14. Obj. 1D. HAIR! Humans & animals • A. Human race differences – risky to assign racial characteristics, but some generalizations can be made 1. European Origin a. Shaft diameter: moderate with minimal variation (mean diameter for human head hairs - 80um) b. Pigment granules: sparse to moderately dense with fairly even distribution c. Cross-sectional shape: oval 2. African Origin a. Shaft diameter: moderate to fine with considerable variation b. Pigment granules: densely distributed (hair shaft may be opaque) and arranged in prominent clumps c. Shaft: prominent twist and curl d. Cross-sectional shape: flattened

    15. Obj. 1D. HAIR! Humans & animals 3. Asian Origin a. Shaft diameter: coarse and usually with little or no variation b. Pigment granules: densely distributed and often arranged in large patchy areas or streaks c. Medulla: prominent (often broad and continuous) d. Cuticle: thick e. Cross-sectional shape: round

    16. Obj. 1D. HAIR! Humans & animals • B. Root differences 1. Mature hair – bulblike shape with few if any pigment granules 2. Mature hair pulled from scalp – may have follicular tissue attached and may looked stretched and there may be pigment granules since the hair was still growing 3. Animal roots – generally spear shaped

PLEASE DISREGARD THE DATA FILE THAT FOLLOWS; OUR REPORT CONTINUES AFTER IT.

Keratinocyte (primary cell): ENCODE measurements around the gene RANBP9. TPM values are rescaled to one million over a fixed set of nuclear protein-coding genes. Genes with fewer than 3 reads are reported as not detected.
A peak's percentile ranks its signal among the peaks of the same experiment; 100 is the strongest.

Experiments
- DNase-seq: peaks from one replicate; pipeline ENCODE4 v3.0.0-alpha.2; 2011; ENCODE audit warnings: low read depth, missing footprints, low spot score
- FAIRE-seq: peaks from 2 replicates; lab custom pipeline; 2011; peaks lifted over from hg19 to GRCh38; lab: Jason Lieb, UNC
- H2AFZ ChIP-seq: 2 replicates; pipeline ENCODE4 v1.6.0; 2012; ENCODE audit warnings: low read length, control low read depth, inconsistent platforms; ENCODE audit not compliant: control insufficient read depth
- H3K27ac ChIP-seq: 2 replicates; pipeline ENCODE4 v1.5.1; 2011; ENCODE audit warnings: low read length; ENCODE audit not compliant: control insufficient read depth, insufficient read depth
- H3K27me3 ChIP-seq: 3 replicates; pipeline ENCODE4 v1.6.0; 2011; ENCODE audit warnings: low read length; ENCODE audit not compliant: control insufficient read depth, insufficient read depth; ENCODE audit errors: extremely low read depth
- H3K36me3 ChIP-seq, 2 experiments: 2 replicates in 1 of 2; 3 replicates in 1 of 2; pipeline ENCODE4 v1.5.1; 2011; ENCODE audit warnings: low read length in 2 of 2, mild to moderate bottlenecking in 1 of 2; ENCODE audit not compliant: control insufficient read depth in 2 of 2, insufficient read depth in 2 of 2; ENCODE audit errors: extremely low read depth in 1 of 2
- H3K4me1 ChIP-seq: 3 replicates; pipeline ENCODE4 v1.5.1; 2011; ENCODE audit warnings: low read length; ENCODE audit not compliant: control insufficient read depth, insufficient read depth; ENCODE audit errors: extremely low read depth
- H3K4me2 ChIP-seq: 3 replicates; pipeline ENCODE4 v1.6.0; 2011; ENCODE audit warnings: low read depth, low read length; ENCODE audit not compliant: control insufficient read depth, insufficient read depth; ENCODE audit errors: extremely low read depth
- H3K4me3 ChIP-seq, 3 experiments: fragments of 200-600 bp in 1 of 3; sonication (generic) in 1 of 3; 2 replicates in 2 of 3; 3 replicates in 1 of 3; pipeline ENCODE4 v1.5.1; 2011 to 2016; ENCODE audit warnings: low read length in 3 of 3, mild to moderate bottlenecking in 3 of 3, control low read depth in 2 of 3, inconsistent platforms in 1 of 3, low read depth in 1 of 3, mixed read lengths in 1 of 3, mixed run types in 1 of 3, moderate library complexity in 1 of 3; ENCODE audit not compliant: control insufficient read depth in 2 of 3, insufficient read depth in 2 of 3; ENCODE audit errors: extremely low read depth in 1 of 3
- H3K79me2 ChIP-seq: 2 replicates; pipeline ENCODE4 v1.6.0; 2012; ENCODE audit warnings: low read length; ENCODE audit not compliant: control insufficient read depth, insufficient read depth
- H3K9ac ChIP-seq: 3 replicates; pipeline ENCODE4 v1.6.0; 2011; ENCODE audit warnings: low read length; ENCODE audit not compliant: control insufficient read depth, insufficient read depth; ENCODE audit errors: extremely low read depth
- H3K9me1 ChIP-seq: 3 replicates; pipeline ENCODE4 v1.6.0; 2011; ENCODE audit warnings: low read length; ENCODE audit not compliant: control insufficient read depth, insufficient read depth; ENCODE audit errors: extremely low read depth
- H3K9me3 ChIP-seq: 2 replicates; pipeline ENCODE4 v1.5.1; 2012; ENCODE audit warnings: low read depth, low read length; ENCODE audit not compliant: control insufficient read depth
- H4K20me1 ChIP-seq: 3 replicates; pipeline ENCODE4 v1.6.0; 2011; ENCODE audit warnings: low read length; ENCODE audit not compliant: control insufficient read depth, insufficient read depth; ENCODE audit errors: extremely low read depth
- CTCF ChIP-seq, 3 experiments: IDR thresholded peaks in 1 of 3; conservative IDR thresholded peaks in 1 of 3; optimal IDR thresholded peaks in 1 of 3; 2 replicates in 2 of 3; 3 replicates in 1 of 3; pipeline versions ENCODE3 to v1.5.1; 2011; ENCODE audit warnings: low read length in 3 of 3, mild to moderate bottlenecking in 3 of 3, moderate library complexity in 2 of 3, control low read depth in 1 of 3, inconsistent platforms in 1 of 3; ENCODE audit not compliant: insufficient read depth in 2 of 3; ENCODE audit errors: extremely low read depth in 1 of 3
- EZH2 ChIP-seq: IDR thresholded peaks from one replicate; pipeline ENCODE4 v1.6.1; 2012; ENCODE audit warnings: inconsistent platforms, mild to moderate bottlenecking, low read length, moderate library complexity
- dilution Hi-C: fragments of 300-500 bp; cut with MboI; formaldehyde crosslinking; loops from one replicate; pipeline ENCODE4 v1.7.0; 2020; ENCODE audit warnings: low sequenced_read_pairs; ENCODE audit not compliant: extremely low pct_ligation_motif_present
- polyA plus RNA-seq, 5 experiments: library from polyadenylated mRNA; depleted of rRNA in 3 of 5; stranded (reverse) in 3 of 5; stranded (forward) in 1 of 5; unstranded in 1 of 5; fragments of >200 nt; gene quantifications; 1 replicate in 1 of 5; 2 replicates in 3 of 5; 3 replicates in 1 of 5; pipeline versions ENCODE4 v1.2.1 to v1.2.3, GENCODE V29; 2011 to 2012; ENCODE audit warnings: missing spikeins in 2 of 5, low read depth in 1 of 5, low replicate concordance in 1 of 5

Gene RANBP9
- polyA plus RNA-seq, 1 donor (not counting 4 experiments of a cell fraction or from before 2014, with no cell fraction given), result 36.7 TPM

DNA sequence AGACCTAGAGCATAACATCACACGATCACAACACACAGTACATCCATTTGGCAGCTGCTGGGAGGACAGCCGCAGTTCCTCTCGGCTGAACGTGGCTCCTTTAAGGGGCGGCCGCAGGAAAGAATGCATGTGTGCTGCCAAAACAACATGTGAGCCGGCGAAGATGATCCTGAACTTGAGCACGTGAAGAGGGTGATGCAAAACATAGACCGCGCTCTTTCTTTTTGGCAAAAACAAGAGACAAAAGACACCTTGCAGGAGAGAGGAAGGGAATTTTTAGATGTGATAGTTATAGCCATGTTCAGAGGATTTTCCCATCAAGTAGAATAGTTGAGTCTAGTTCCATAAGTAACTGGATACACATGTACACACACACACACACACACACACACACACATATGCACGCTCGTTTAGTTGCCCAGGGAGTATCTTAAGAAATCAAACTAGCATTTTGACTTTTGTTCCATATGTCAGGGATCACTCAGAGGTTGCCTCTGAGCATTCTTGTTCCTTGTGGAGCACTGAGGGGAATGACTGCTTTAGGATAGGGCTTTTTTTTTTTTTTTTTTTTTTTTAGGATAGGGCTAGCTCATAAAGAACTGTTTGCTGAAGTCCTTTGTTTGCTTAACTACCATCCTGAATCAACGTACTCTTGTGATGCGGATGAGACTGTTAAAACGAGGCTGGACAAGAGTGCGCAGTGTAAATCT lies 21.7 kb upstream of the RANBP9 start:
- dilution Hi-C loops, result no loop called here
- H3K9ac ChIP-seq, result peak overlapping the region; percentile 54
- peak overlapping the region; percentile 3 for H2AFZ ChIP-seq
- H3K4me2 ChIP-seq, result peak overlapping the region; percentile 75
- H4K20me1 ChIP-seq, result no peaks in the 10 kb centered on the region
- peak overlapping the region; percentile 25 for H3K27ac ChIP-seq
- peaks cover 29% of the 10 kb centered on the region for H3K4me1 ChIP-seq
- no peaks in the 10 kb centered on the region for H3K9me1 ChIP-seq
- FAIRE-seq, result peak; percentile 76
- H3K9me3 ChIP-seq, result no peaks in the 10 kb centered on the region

17. Obj. 1D. HAIR! Humans & animals • C. Pigmentation differences between human and animals 1. Human hairs are generally consistent in color and pigmentation throughout the length of the hair shaft, whereas animal hairs may exhibit radical color changes in a short distance, called banding. The distribution and density of pigment in animal hairs can also be identifiable features. The pigmentation of human hairs is evenly distributed, or slightly more dense toward the cuticle, whereas the pigmentation of animal hairs is more centrally distributed, and more dense toward the medulla.

    18. HAIR SAMPLES FROM DIFFERENT HUMAN RACES AND ANIMALS • http://www.fbi.gov/hq/lab/fsc/backissu/july2004/research/2004_03_research02.htm • (from basic structure to scale casts) • http://www.fbi.gov/news/stories/2005/march/hair031605/?searchterm=hair